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Clean Environment Legislation

During the week of March 5th, the House passed three key water quality bills. On Wednesday, the House passed H.R. 569, Reauthorizing Sewer Overflow Control Grants. On Thursday, the House passed H.R. 700, Reauthorizing A Pilot Program for Increasing Usable Water Supply. And on Friday, the House passed H.R. 720, Reauthorizing the Clean Water State Revolving Loan Fund.  These three water quality bills will help ensure clean water, create jobs, and stimulate economic development in local communities.

Read Speaker Pelosi's remarks on the passage of these bills >>

H.R. 720, Reauthorizing Clean Water State Revolving Loan Fund

The Clean Water State Revolving Loan Fund is a vital program for state and local governments that addresses critical water infrastructure needs and is popular with local communities across the country. The Republican-led Congress slashed funding for the Clean Water Revolving Fund by 34 percent. Now, President Bush has proposed slashing it again. This bill authorizes a total of $14 billion for the fund over the next four years, ensures clean water and fosters economic development in local communities by helping pay for building and improving wastewater treatment facilities.

Click here to read the bill >>

H.R. 569, Reauthorizing Sewer Overflow Control Grants

There is an increasing problem in many local communities across the country that, after heavy rainfall, sewer systems can overflow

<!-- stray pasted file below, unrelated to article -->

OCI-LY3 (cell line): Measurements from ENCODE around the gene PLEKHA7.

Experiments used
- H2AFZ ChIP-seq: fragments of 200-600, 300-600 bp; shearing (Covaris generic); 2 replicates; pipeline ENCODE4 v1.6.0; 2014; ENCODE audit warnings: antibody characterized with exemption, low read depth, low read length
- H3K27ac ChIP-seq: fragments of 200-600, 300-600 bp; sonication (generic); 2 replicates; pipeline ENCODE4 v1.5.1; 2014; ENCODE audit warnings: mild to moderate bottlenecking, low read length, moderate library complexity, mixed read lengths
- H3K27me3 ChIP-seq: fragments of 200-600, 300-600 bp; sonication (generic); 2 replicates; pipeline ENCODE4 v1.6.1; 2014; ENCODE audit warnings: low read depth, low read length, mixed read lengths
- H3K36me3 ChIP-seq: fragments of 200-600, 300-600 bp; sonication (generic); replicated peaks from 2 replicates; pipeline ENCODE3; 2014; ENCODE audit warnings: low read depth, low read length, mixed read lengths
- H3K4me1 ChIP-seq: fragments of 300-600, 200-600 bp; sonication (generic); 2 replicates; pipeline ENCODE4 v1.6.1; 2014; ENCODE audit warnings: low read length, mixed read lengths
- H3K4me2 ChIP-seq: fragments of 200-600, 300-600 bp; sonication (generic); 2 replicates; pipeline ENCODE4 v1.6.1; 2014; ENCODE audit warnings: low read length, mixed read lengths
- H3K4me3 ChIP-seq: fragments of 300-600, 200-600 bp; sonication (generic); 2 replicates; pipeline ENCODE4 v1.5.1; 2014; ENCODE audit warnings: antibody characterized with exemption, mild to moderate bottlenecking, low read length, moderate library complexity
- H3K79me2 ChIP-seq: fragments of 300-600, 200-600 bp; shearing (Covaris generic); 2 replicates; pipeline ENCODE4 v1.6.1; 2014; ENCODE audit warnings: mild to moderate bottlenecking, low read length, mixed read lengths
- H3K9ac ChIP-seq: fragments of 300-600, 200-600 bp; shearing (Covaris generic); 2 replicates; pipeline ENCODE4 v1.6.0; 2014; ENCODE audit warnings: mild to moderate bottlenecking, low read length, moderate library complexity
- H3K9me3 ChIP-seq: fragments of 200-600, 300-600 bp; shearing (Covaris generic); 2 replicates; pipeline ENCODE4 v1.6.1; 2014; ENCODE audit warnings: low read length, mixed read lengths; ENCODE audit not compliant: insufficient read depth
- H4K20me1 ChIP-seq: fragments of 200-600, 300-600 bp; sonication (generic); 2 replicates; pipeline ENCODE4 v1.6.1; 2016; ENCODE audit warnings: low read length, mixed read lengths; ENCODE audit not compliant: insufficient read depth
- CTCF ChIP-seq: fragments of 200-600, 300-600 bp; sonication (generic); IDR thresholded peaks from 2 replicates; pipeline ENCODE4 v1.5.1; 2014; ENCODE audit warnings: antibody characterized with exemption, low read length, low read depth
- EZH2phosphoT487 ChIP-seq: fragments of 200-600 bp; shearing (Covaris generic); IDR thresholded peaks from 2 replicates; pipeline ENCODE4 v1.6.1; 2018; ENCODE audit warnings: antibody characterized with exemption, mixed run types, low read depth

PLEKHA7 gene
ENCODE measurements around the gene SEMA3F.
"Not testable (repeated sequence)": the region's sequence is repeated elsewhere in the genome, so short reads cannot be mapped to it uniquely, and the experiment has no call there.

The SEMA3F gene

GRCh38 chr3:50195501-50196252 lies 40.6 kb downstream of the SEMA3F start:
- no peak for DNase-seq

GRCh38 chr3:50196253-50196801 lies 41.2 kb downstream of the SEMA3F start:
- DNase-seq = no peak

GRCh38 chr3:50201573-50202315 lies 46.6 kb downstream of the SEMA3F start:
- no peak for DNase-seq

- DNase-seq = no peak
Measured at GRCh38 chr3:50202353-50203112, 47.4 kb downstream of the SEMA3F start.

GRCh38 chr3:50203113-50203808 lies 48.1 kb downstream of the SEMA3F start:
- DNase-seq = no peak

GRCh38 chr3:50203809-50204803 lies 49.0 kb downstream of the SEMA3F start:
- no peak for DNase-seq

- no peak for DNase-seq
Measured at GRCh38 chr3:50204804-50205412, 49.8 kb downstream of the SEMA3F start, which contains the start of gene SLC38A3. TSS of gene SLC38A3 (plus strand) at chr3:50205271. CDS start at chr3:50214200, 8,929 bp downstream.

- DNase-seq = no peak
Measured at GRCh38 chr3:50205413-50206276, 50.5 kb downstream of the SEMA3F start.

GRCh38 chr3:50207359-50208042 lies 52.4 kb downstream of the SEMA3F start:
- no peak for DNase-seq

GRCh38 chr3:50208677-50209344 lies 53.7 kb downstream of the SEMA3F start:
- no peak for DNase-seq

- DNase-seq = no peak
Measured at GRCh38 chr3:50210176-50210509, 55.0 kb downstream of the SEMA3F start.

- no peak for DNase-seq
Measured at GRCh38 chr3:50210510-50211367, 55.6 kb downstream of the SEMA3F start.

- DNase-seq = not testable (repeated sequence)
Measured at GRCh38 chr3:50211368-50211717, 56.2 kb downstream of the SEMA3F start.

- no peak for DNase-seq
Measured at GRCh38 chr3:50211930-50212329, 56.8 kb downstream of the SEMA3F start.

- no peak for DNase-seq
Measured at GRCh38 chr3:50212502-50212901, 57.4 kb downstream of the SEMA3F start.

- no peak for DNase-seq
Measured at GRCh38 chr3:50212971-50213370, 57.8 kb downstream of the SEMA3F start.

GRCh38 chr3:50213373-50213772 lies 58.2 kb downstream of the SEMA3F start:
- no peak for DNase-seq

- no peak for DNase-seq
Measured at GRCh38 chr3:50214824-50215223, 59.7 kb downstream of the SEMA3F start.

- in some cases due to aging sewer systems. Sewer overflow control grants were authorized for 2002 and 2003, but the Republican-controlled Congress never appropriated any funds and let the authorization expire. This bill authorizes $1.5 billion in grants to local communities over the next five years to construct treatment works to deal with sewer overflows. This bill is crucial because sewer overflows represent a major public health hazard.

Click here to read the bill >>

H.R. 700, Reauthorizing Pilot Program for Increasing Useable Water Supply

This pilot program was authorized for 2002 through 2004, but the Republican-controlled Congress never appropriated any funds and let the authorization expire. This pilot program to increase usable water supply will be particularly critical in California, the Southwest and other arid parts of the country. This bill authorizes a total of $125 million to fund projects that increase usable water supply by encouraging innovation in water reclamation, reuse and conservation.

Click here to read the bill >>